Buckling of Concrete Cooling Tower Shells


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Title: Buckling of Concrete Cooling Tower Shells

Author(s): John F. Abel and Phillip L. Gould

Publication: Special Publication

Volume: 67


Appears on pages(s): 135-160

Keywords: buckling; reinforced concrete; structural analysis. cooling shells towers; hyperbolic .- (structural forms); parabolic shells; stability;

Date: 1/1/1981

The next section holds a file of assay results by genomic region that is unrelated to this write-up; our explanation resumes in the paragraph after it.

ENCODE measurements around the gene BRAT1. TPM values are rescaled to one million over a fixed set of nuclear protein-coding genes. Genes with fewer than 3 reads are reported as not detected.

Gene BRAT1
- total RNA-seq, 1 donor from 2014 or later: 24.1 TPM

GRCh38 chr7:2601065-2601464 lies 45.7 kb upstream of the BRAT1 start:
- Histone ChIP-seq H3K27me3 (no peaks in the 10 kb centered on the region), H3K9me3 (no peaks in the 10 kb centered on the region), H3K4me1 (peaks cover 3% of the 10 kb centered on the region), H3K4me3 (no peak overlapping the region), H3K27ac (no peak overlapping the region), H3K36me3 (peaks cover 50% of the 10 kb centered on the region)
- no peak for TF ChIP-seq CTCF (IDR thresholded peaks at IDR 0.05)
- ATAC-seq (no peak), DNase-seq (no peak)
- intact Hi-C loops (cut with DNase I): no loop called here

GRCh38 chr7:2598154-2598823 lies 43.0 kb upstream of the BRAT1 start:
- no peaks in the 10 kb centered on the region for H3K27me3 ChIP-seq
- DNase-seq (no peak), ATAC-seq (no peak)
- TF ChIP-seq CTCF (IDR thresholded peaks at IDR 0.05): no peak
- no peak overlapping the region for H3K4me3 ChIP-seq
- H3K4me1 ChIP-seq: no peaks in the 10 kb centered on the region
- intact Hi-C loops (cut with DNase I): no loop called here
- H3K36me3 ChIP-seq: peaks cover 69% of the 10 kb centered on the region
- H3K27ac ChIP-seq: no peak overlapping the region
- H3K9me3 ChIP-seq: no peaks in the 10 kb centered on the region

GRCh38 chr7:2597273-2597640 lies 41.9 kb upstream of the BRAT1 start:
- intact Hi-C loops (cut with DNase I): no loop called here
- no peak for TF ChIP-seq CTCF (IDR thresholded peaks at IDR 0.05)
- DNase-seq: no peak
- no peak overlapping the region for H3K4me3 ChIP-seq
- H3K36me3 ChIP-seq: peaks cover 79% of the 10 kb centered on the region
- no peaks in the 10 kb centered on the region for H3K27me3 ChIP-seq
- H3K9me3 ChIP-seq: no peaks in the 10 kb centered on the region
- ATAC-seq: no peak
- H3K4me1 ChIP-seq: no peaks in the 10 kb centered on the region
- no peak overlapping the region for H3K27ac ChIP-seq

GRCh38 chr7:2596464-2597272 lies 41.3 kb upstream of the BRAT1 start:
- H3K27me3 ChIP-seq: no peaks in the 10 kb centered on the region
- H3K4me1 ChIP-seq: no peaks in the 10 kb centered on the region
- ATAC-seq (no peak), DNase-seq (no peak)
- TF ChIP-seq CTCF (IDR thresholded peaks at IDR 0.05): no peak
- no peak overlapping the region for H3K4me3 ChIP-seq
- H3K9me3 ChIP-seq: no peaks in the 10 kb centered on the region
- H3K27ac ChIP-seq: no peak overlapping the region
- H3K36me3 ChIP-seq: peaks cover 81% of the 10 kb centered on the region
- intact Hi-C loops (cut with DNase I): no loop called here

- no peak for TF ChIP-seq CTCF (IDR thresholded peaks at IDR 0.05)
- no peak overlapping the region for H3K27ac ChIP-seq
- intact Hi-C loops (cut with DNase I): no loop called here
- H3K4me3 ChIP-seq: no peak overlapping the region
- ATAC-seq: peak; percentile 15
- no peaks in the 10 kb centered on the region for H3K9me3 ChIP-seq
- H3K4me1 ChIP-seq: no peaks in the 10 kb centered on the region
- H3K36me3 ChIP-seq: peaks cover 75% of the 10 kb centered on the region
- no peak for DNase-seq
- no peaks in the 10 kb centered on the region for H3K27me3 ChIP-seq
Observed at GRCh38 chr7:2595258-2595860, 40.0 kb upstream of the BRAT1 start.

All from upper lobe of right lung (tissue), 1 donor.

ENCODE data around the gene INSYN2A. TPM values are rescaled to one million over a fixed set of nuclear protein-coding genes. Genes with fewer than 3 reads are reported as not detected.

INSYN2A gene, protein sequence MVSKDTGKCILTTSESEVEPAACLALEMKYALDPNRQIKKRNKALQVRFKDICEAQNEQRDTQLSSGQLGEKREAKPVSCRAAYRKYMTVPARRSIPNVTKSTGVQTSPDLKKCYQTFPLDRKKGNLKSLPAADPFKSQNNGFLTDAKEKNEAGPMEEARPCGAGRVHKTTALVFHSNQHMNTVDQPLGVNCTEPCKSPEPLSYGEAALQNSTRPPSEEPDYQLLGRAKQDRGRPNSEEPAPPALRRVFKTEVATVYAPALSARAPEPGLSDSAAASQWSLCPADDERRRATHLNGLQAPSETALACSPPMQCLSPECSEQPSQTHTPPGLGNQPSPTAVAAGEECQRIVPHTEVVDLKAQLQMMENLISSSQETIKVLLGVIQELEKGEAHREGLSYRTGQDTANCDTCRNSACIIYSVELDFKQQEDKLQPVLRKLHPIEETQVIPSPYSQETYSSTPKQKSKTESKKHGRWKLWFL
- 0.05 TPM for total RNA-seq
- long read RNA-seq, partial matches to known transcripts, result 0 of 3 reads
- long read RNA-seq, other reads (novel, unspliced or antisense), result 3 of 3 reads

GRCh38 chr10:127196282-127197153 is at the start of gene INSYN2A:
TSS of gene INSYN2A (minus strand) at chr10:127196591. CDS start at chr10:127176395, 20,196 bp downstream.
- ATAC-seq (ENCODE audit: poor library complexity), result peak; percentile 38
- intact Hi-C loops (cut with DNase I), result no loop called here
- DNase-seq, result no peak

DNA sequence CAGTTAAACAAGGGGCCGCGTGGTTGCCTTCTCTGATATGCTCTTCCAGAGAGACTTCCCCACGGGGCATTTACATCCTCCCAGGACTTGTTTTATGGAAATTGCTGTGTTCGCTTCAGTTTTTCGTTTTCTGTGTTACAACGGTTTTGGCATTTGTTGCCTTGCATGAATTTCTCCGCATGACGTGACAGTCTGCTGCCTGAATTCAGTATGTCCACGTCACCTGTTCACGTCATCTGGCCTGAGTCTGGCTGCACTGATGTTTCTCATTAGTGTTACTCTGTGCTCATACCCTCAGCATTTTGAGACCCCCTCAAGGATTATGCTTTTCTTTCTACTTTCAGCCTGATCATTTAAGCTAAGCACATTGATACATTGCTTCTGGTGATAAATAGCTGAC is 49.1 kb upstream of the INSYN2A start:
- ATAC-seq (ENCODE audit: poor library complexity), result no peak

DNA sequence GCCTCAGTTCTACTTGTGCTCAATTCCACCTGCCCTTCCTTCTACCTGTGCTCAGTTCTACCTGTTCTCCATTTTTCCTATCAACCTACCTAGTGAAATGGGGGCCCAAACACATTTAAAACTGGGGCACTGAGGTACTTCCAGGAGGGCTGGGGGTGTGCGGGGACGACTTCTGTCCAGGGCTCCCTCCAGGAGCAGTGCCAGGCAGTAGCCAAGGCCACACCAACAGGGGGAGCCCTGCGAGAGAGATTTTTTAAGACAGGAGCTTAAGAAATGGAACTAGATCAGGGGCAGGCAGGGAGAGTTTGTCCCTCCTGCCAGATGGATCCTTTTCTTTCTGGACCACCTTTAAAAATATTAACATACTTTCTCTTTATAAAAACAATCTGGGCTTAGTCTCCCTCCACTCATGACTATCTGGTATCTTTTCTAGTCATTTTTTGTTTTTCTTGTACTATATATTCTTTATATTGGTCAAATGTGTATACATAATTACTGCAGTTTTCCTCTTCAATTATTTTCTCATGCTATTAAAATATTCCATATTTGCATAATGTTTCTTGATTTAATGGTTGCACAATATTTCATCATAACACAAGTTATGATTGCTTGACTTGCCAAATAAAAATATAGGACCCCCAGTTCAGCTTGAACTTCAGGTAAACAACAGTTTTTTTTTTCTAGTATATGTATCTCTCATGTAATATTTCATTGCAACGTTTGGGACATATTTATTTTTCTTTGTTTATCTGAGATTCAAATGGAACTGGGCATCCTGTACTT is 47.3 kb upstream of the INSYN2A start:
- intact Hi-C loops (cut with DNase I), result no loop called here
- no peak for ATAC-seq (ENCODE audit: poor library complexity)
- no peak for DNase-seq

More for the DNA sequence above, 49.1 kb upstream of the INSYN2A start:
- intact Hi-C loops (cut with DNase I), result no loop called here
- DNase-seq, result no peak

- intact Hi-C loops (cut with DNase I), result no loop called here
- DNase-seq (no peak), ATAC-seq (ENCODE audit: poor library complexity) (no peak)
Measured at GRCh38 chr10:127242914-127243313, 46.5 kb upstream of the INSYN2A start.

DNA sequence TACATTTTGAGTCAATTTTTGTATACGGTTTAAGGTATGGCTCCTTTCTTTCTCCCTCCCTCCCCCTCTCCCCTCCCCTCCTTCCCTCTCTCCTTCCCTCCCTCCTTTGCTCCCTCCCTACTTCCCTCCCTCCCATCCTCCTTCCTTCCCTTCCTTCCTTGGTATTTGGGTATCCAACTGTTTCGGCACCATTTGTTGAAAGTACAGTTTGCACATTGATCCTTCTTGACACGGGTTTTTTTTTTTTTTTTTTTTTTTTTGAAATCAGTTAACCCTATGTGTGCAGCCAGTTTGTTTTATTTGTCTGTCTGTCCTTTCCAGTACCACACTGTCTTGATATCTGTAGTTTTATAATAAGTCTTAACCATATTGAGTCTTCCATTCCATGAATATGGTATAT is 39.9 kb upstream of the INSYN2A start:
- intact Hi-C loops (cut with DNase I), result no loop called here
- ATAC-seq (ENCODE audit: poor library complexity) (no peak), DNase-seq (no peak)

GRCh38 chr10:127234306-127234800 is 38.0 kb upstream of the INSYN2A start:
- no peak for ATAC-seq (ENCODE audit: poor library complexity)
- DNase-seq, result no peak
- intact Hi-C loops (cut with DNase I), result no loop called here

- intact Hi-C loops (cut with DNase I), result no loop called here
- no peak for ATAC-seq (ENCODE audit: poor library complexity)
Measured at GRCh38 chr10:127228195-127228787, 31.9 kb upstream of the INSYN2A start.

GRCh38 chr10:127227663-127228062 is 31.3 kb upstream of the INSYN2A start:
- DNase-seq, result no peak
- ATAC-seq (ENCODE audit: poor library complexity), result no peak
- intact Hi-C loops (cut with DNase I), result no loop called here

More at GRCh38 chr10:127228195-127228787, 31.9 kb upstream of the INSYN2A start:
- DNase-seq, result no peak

The objectives of this review of the buckling of cooling tower shells are to survey available experimental results, to discuss various analytical and numerical approaches, and to evaluate current practice for buckling predictions in design. The paper focuses on the problem of stability of large, concrete hyperboloids subject to wind loadings. There exists only a small body of experimental results relevant to this problem. Three categories of analysis approach are identified and reviewed: (a) scaled-up wind tunnel tests, (b) methods based on axisymmetry, and (c) methods not based on axisymmetry. No single approach is universally accepted or used, and various views of structural modeling are discussed. For example, some designers and research-ers advocate a local buckling criterion as opposed to a global stability treatment. Some other differences include: bifurcation predictions as opposed to limit-point analyses, reduced shell theories to obtain lower bounds rather than full shell theories, and axisymmetric simplifications instead of full nonaxisymmetric methods. It appears that bifurcation calculations with well-verified methods can provide an acceptable estimate of wind-loaded hyperboloid buckling for routine design purposes. The prediction of buckling for the design of cooling tower shells could be improved by more experimental evidence for the verification and comparison of prediction methods.